Sales Enablement vs Sales Operations: what are the differences?

In the world of Sales and Marketing -and everything in between- there are different roles and positions. If you work in this area you know that when people ask you what you do for a living, simply saying that you are in marketing or sales doesn’t cut it. And this is because on a day-to-day basis you can work in either or both areas. For outsiders, the nuances between the different roles can be tricky. Today, a frequently asked question is : “What is the difference between Sales Operations and Sales Enablement.”

For those who are up-to-date with Sales Enablement and the Sales and Marketing trends, this might seem like a simple question. However, it’s a fast-evolving world and not everyone is following Sales Enablement’s every move. In this context, we will dig into this question and focus on how Sales Operations and Sales Enablement differ.

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What is Sales Operations ?

Even though Sales Operations are more well-known than Sales Enablement as a function, its organization can be drastically different from one company to another.

Sales operations come as a support to sales people by optimizing the sales process. Their main focus is on activities other than the ones that directly involve interactions with potential buyers. Instead, their activities are related to more technical aspect of the sales process such as :

  • Territory and quota management
  • Administration of the CRM
  • Sales KPI reporting
  • Sales forecast management
  • Proposal and contract management

What is Sales Enablement ?

According to Forrester, Sales Enablement can be defined as “ a strategic, ongoing process that equips all client-facing employees with the ability to consistently and systematically have a valuable conversation with the right set of customer stakeholders at each stage of the customer’s problem-solving life cycle to optimize the return of investment of the selling system.”

In other words, Sales Enablement is the iterative process providing salespeople with the right tools to improve their performance and efficiency. When we mention “the right tools” we mean the right coaching, training, processes, assets and technology throughout the entire sales process.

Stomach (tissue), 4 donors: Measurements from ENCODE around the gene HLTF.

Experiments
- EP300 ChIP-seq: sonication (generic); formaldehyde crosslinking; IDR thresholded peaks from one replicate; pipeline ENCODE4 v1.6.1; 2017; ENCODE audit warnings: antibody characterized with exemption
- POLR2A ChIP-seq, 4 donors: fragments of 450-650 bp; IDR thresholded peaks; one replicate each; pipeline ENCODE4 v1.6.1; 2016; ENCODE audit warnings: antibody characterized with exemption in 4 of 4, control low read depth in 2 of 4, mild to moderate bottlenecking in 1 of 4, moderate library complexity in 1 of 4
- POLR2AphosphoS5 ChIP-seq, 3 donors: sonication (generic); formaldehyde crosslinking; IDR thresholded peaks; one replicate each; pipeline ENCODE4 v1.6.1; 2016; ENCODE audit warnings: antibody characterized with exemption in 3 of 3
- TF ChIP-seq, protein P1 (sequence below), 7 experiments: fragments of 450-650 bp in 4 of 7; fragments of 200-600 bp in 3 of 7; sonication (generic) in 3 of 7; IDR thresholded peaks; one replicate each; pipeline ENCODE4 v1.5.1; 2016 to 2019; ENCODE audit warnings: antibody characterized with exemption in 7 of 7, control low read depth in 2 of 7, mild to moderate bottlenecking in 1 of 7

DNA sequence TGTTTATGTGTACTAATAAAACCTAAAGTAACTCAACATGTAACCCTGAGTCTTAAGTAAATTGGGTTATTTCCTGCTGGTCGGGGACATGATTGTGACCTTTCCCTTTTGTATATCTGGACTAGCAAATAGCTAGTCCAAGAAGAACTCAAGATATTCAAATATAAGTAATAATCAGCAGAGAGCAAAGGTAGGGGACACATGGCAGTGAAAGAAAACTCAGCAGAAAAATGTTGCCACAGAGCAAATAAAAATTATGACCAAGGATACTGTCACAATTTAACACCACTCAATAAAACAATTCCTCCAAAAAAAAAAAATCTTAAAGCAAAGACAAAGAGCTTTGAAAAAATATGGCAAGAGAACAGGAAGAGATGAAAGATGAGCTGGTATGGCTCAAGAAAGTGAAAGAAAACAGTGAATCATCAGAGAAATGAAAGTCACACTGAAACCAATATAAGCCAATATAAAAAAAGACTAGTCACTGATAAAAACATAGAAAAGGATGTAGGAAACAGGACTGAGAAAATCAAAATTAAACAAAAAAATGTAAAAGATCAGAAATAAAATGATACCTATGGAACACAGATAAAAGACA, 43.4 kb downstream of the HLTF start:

The main goal for Sales Enablement is ensuring that each sales representative has the skills and the knowledge needed to maximise their sales readiness. Moreover, the function also takes in charge content creation and management to guarantee valuable interactions with customers and prospective buyers.

Another important thing to note is that Sales Enablement is very different from one organization to another. In some companies, the role can be carried out by a single person that is a part of the Sales/Marketing team or in others it can be a whole department of its own. It all depends on the organization’s structure, size and vision.

Among the different responsibilities carried out by the Sales Enablement function we can name :

  • Sales onboarding
  • Sales training & coaching
  • Managing sales enablement tools and their adoption
  • Reporting on metrics related to sales readiness (productivity for example)
  • Equipping sales representatives with relevant content
  • Implementation of new sales processes

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What are the differences between Sales Operations and Sales Enablement ?

Now that we have taken the time to properly define each concept, we can list some of the main differences between Sales Operations and Sales Enablement :

  • Sales Operations aims to manage the sales tech stack and report on the overall sales efforts.
  • Sales operations is a more “tactical” role that helps sales processes to run efficiently and smoothly.
  • Sales Enablement helps with content creation, and sales readiness among others.
  • Sales Enablement is a transversal strategy that aims to improve both Sales and Marketing.

Despite their differences, it is important to note that both functions work best when they work alongside each other.

Sales Operations and Sales Enablement : the best of both worlds

Imagine that a company invests in a new CRM. The Sales Operations team will most likely handle the CRM’s setup and basic training : in other words it will get it started. Then, the Sales Enablement team will take the lead by coaching sales representatives and ensuring long term adoption. This is the perfect example to demonstrate how even though both functions have separate roles, they are just as essential for the operation’s success.

In other words, since both functions exist to improve sales productivity and performance, it inevitably creates an overlap between them and makes it essential to maintain a strong relationship.

An effective collaboration (and alignment) between Sales Operations and Sales Enablement enables sellers to go through the sales process more efficiently and drastically increase sales readiness.

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